• Jason and Jeffrey – Identical twin brothers who are of Hispanic descent. They both enjoy eating pizza. Initially, they wore identical clothes. By Season 4, though, Jason began wearing a shirt with inverted colours so it's easier to tell them apart. They are both in Caillou's playschool class. The first episode they appeared in was "New House, New Neighbors".
  • Billy – Clementine's older brother. He is usually seen playing in a band with his friends or playing sports.
  • Miss Martin – Caillou's preschool teacher. She has red hair and wears red overalls with a long-sleeved white shirt. According to the episode "A Surprise for Ms. Martin" her birthday is in June. Her first name is Ann; this was stated in "Caillou Goes to Daycare". Voiced by Ellen David
  • Jonas – Boris' friend from before he met Doris. He lives on a ranch and has a horse named Lucky. Jonas appears in four episodes and in Caillou's Holiday Movie.
  • Emma – A girl in Caillou's playschool class who dislikes loud noises. wearing red. [8] It is stated in an episode that she has Type 1 Diabetes.[9]
  • Xavier – A boy in Caillou's playschool class who has brown hair and wears blue overalls.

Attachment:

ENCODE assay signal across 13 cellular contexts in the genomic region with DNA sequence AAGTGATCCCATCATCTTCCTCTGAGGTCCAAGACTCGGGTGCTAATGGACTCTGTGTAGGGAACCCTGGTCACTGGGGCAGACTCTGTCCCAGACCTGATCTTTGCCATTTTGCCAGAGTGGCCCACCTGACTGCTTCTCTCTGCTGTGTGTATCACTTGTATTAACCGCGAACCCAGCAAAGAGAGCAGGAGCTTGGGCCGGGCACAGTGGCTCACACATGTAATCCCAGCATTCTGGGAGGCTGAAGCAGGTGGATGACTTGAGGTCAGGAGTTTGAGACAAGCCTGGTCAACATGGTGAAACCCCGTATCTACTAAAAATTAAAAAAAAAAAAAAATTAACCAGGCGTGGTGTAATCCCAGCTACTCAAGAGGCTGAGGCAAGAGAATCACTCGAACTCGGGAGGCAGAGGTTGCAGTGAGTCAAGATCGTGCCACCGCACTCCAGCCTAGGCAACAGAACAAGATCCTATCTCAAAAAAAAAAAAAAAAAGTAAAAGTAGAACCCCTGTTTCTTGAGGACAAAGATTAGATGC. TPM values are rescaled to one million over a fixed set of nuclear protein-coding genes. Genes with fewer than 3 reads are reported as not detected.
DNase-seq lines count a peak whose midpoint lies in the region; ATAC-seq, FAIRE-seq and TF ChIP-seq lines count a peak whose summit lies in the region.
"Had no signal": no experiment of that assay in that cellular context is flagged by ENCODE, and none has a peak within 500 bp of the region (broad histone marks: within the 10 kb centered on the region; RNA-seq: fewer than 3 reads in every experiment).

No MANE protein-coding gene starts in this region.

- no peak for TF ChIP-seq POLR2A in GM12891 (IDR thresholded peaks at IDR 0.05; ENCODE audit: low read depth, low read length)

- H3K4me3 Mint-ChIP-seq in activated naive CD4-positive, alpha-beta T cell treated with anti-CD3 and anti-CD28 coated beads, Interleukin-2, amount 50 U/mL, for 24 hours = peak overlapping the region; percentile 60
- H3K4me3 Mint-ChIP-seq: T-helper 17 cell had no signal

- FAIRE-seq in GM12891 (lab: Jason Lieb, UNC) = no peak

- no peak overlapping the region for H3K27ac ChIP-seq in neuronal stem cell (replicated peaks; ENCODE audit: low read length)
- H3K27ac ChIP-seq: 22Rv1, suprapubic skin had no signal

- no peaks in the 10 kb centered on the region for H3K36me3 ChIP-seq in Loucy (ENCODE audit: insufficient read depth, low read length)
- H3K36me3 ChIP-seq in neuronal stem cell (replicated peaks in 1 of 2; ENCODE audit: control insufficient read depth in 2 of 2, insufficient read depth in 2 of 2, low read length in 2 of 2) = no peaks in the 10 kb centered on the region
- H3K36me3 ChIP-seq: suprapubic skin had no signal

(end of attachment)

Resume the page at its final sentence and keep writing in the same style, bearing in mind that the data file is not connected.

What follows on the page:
The puppets

The puppet segments were used only on the PBS broadcasts of Caillou from 2000 to 2003 as continuity to fill time usually taken up by commercial breaks during the original Teletoon broadcasts; later episodes on PBS did not include the puppet segment continuity.

  • Gilbert – Caillou's pet cat. He is the leader of the group. He has greyish-blue fur with black stripes and loathes dogs with a passion. He especially dislikes the bulldog in the neighbourhood. In the puppet segments of the show, Gilbert often consists odes. Puppeteered by Bob Stutt.
  • Rexy – Caillou's toy dinosaur. Bluish in colour and speaks in a somewhat foreign accent, he is very playful. Rexy has the incapability to give a "good" hug. Rexy is noted for being rather pedantic. He is often teased about his speech impediment, and tends to react violently to any mention of it. Puppeteered by Pier Parquette and voiced by Rick Jones.
  • Teddy – An old teddy bear that once belonged to Caillou's father, and now belongs to Caillou, Teddy is reasonable and nice. He is somewhat pessimistic, but all in all, he just needs a hug. Puppeteered by Frank Meschkuleit.
  • Deedee – A brown squirrel, she has a bushy tail, and is often seen playing with Rexy. Deedee first appeared as a baby squirrel when Rexy found on the ground lost from her family. Deedee lives in Caillou's backyard where most of the puppet segments take place. She was never appeared in Season 3. Puppeteered by Wendy Welch.